Before the 1990s hosting was usually a low-key affair. Los Angeles was the only bidder for the 1984 Olympics. It funded its games almost entirely with private money, as largely did Atlanta in 1996. Most football World Cups were played in scarcely renovated older stadiums.

But globalisation and new television channels showing sport changed that. Each new host raised the bar, with spiffy new sporting facilities. Politicians, needing to justify the rising cost, claimed that hosting would boost the economy. They invoked hordes of shopaholic visitors, the free advertising of host cities and the long-term benefits of the roads and stadiums that would be built. When Tokyo was named host of the 2020 Olympics, Shinzo Abe, Japan’s prime minister, said: “I want to make the Olympics a trigger for sweeping away 15 years of deflation and economic decline.”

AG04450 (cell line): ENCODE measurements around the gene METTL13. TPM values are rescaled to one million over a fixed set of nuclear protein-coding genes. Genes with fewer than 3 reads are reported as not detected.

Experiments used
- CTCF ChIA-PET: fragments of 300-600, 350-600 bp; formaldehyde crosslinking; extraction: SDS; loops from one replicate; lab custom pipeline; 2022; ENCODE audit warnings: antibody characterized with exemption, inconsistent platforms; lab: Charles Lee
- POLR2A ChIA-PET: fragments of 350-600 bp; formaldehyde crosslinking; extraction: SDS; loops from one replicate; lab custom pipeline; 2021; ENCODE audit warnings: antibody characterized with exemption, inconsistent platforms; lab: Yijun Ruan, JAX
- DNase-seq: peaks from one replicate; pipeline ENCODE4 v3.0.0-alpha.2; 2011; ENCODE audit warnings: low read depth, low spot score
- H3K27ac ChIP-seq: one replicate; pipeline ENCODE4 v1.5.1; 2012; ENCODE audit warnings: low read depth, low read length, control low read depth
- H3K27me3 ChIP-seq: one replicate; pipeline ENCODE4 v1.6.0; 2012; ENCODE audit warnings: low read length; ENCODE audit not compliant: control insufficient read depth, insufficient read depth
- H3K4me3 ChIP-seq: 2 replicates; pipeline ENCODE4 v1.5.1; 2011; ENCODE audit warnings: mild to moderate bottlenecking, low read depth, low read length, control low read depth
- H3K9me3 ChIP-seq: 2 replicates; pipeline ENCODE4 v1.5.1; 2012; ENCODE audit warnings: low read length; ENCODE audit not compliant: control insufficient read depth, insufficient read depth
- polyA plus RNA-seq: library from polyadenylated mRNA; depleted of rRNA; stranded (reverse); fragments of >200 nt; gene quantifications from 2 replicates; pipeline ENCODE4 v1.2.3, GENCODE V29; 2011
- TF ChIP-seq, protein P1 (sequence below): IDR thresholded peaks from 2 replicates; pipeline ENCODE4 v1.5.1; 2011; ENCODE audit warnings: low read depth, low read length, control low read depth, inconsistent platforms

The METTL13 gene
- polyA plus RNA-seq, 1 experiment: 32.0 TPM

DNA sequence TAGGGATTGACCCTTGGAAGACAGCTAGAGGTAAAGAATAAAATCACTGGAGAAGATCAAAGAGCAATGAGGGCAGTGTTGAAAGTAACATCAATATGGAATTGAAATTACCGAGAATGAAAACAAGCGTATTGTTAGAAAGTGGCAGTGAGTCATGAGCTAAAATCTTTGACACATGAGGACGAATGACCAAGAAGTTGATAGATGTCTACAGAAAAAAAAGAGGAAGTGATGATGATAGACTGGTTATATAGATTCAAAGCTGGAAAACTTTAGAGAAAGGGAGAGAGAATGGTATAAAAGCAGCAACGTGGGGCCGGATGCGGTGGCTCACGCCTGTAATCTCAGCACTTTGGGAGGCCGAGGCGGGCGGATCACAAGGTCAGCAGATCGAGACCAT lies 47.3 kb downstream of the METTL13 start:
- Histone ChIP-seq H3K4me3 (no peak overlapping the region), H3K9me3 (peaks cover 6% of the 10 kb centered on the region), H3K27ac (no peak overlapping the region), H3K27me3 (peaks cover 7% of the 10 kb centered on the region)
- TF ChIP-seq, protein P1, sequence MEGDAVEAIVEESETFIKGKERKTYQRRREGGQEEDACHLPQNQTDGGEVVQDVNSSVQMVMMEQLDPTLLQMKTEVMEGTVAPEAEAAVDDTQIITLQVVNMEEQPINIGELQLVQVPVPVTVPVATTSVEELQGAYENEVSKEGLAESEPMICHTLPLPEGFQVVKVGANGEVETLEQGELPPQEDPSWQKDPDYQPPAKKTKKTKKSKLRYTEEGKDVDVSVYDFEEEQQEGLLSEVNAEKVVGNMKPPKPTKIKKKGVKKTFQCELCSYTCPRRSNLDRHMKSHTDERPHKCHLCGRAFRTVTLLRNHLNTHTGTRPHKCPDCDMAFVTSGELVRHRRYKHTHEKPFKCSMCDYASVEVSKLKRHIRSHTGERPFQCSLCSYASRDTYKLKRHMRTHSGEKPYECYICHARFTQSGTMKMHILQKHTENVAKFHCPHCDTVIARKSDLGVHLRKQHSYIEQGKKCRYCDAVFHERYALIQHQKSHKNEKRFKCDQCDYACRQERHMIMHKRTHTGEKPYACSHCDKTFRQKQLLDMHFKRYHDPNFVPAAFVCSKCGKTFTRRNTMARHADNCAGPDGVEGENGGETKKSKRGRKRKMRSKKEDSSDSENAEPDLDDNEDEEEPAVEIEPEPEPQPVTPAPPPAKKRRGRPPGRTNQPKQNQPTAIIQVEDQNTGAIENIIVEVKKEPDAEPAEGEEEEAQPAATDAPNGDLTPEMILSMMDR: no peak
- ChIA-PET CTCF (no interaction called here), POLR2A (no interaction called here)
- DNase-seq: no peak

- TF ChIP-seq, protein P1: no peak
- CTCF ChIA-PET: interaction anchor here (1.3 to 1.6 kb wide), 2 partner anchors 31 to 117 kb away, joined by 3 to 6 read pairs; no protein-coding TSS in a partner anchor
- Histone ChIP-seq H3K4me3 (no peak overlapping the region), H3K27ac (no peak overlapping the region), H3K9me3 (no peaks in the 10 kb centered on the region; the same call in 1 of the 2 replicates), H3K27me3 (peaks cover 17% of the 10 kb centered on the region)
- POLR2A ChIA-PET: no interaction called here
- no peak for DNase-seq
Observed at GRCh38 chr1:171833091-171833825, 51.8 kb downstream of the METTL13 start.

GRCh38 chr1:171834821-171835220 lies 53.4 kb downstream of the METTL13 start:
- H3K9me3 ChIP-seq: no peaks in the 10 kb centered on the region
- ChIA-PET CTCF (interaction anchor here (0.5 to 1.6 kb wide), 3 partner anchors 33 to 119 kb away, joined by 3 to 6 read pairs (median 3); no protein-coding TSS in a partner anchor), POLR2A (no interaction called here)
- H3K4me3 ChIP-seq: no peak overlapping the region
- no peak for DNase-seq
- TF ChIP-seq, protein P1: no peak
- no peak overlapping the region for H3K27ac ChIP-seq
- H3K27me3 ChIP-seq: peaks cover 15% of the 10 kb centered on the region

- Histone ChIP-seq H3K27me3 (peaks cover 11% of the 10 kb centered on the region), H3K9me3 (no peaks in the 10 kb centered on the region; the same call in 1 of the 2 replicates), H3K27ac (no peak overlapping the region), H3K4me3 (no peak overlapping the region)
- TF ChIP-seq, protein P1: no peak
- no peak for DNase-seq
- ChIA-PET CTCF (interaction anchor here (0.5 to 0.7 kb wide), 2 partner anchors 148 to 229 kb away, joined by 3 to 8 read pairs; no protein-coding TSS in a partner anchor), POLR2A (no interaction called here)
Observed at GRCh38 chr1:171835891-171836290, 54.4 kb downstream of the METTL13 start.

Yet these claims of economic bonanza are false. Most economists agree that hosting big sporting events is an economic strain, says Stefan Szymanski, economics professor at the University of Michigan, with whom I have co-authored a book.

This is largely because the things a country buys for a sports tournament – stadiums, roads to the stadiums, extensive security – are rarely the things it needs for daily life. Often the venues become white elephants the moment the tournament ends. That happened in South Africa after the World Cup of 2010, and is forecast to happen to many Brazilian stadiums after this year’s tournament. London’s Olympic stadium eventually found a tenant, West Ham United Football Club, but the state is paying most of the costs of revamping the venue.

Simon Kuper, in the Financial Times, on the economics of hosting a major world sporting event. Read more on the Olympics.


Photo: rapidtravelchai, Flickr

We need your help to get to 5,000 Longreads Members.

Join Longreads now and help us keep going.